Winter blues – fact or fiction?

What to know about seasonal affective disorder
By Estelle Morrison
|Canadian HR Reporter|Last Updated: 12/11/2015

While winter holidays can be a time of joyous family and friend gatherings, for some they can lead to unrealistic expectations, social withdrawal and professional and personal stressors ranging from year-end work projects to over-spending and financial stress. 


In addition, Canada’s high latitude makes exposure to sunlight shorter, meaning people are much more likely to develop seasonal affective disorder (SAD) than residents of more southerly countries. 


Canadian winters are infamously long and arduous and about three per cent of Canadians become so depressed and weary because of SAD that they are unable to carry their full work load in January and February. 


The performance of an additional 10 per cent is impaired to a lesser degree, according to the Mood Disorder Association of Ontario (MDAO).


About two to six per cent of Canadians will experience the disorder in their lifetime, while another 15 per cent have a less severe experience described as the “winter blues.”


Causes, symptoms

While scientists are still not sure about the exact causes of SAD, here is what the studies show:


Our body clock or circadian rhythm: Everyone has an internal body clock that dictates when to be awake or asleep. Less sunlight in the winter is thought to affect our circadian rhythm, bringing on symptoms of depression.


Melatonin levels: The body’s release of the natural hormone melatonin is affected by the light/dark cycle. The change of seasons can disrupt the balance of melatonin, which may result in more moodiness and depression.


Serotonin levels: Reduced sunlight can cause a drop in serotonin, a brain chemical (neurotransmitter) that affects mood. People who suffer from depression are known to have low levels of serotonin.


Employees living with SAD can be profoundly impacted by the condition, resulting in decreased productivity and increased absenteeism. 


Symptoms of seasonal affective disorder, according to the MDAO, include: 


• oversleeping — sometimes an increase of two to four or more hours per day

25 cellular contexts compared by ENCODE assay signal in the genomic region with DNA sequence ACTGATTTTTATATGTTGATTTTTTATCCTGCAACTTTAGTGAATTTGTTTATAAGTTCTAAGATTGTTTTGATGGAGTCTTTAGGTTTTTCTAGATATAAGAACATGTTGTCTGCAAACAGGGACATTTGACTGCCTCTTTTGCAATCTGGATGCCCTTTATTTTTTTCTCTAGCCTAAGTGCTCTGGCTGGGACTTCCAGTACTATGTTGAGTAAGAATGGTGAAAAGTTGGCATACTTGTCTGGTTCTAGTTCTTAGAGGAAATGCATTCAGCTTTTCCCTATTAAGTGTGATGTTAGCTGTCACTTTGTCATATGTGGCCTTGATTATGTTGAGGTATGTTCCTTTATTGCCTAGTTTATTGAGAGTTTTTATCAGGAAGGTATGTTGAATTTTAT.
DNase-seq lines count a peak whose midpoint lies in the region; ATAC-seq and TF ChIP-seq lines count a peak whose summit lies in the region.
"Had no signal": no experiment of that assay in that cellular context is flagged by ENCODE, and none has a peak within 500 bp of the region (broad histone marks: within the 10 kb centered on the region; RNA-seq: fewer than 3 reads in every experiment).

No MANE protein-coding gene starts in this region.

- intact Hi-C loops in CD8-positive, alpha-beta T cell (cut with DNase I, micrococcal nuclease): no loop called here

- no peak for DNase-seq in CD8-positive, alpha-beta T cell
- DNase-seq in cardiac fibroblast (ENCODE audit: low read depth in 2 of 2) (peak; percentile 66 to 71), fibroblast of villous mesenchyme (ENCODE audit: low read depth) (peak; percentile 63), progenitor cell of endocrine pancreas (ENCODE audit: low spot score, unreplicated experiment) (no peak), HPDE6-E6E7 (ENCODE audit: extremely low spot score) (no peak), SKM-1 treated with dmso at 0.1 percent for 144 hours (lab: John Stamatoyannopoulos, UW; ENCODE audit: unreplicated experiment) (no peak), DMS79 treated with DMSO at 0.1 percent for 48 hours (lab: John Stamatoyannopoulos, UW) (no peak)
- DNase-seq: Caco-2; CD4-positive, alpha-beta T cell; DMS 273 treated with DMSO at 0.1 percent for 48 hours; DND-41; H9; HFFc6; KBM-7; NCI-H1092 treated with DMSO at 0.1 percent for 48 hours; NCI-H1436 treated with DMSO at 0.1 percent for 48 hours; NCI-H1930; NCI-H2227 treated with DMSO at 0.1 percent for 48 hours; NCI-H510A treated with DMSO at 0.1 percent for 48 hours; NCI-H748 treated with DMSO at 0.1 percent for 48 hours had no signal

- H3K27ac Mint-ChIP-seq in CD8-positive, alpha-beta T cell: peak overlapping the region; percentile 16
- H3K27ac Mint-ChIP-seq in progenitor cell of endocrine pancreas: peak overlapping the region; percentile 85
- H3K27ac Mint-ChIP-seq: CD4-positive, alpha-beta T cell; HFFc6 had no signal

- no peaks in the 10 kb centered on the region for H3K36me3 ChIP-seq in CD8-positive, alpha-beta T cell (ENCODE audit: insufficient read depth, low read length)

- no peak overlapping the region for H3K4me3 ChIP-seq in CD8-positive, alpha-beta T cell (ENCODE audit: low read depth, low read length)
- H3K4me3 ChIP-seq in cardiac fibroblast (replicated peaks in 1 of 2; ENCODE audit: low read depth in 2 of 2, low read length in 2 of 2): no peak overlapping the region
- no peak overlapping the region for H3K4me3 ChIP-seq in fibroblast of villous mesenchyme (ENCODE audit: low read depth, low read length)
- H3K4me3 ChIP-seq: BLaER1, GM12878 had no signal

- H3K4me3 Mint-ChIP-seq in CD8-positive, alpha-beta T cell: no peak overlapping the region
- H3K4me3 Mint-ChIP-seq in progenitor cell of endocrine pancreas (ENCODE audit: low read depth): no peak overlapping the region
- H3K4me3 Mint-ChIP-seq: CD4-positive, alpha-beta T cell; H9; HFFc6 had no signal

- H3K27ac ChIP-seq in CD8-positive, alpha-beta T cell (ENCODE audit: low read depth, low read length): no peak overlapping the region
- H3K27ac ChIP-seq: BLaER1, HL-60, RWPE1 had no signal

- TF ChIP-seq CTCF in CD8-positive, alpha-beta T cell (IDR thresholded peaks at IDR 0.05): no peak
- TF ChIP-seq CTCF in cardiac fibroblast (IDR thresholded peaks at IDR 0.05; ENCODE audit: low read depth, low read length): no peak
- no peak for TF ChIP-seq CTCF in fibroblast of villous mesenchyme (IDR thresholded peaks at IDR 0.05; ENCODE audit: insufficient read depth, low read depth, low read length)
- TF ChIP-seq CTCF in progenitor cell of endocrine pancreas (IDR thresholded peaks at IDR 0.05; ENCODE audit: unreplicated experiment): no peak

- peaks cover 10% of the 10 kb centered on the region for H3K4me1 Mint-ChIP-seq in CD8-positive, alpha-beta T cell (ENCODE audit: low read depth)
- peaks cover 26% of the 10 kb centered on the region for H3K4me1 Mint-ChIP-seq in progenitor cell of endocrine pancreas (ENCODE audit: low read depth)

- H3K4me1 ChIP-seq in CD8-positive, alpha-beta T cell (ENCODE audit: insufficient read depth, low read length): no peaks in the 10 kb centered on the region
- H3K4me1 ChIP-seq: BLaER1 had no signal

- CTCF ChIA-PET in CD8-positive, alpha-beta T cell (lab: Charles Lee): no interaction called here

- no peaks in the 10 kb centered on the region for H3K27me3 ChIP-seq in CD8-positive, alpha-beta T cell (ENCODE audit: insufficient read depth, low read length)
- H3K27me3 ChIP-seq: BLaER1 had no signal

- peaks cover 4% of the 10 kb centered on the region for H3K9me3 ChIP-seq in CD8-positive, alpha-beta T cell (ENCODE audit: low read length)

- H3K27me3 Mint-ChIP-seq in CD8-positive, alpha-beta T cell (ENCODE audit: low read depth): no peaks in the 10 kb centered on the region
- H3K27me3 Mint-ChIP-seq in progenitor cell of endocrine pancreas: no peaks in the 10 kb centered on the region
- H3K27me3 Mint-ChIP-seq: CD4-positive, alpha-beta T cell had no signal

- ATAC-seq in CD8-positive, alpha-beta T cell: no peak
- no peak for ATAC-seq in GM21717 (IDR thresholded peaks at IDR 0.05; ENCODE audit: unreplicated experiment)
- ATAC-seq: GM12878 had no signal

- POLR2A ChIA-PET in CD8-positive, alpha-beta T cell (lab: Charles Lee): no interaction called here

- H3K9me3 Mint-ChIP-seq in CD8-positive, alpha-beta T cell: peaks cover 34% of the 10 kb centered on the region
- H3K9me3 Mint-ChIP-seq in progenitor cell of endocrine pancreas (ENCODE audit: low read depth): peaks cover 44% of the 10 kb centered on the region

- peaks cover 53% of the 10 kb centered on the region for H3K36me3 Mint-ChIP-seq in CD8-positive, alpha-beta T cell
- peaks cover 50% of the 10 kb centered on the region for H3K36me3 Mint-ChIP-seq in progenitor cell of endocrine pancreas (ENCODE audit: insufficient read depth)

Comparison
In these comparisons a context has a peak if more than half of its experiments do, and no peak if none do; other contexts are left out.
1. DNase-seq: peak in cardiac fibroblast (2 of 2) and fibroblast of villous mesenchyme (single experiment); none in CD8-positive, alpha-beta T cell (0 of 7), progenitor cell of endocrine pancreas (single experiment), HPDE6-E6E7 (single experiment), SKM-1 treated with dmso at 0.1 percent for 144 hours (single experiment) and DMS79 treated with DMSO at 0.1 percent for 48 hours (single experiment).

• lethargy (low energy)


• intense craving for carbohydrates


• weight gain


• withdrawal from social contacts


• depressed mood occurring over at least two consecutive winters, alternating with non-depressed periods in the spring and summer.


Adults are at a higher risk of SAD than children or teenagers. After the age of 50, the risk of SAD starts to decline. Women are up to eight times as likely as men to report having the disorder and it tends to run in families — most individuals with SAD have at least one close relative with a history of depression.


People in northern countries are more likely to experience SAD than those who live closer to the equator because the days get shorter the further north you go.


Preventitive measures by employers, employees

Here are some ways both employers and employees can mitigate the effects at this time of year:

• Get the facts — Read about SAD and other mood disorders.


• Enlist the support of an EAP provider — If you have an employee assistance program, ask how it can help with information and consultations. Promote the EAP, emphasizing the service’s confidential nature. 


• Help reduce stigma — Many employees will resist seeking help, fearing they will be found out and seen as weak. Some believe that disclosing mental illness could affect their job or career. Posters, brochures and workshops available from a local mental health centre or through an EAP can encourage help-seeking behaviour. 


• Review benefits and policies — Ensure that the plans include adequate support for mental health concerns. Determine if there is coverage for a light box, a common treatment for SAD. Examine policies such as substance use, personal leaves and illness and disability to ensure they reflect the needs of those suffering from a mental health issue. Communicate those policies to employees regularly. 


• Address performance issues and observable changes — Discuss changes in behaviour and performance-related concerns with employees. Let them know what is being observed and ask how you can help. (And while it is important for every manager to be on the lookout for behaviours affecting performance, attendance and interactions with colleagues, they should keep in mind it is up to a health-care professional to make a diagnosis.) 


• Recommend exercise and exposure to light — Sun or box lamps are sold to brighten workspaces, though natural light is stronger and more therapeutic than artificial lighting. An employee who is particularly affected by seasonal depression should ask for a desk closer to a window. Research shows physical exercise is also important to head off the symptoms. Taking a walk outdoors before work or at lunch can provide the dual benefits of movement and natural light. Establish a lunchtime walking group or other outdoor activity.


SAD can prevent sufferers from functioning normally, seriously limiting their personal and professional potential. But with education, an awareness of the symptoms and early treatment, those living with SAD can lead productive lives while being productive at work.


Estelle Morrison is vice-president of clinical and wellness services at Ceridian. For more information, visit www.ceridian.ca.

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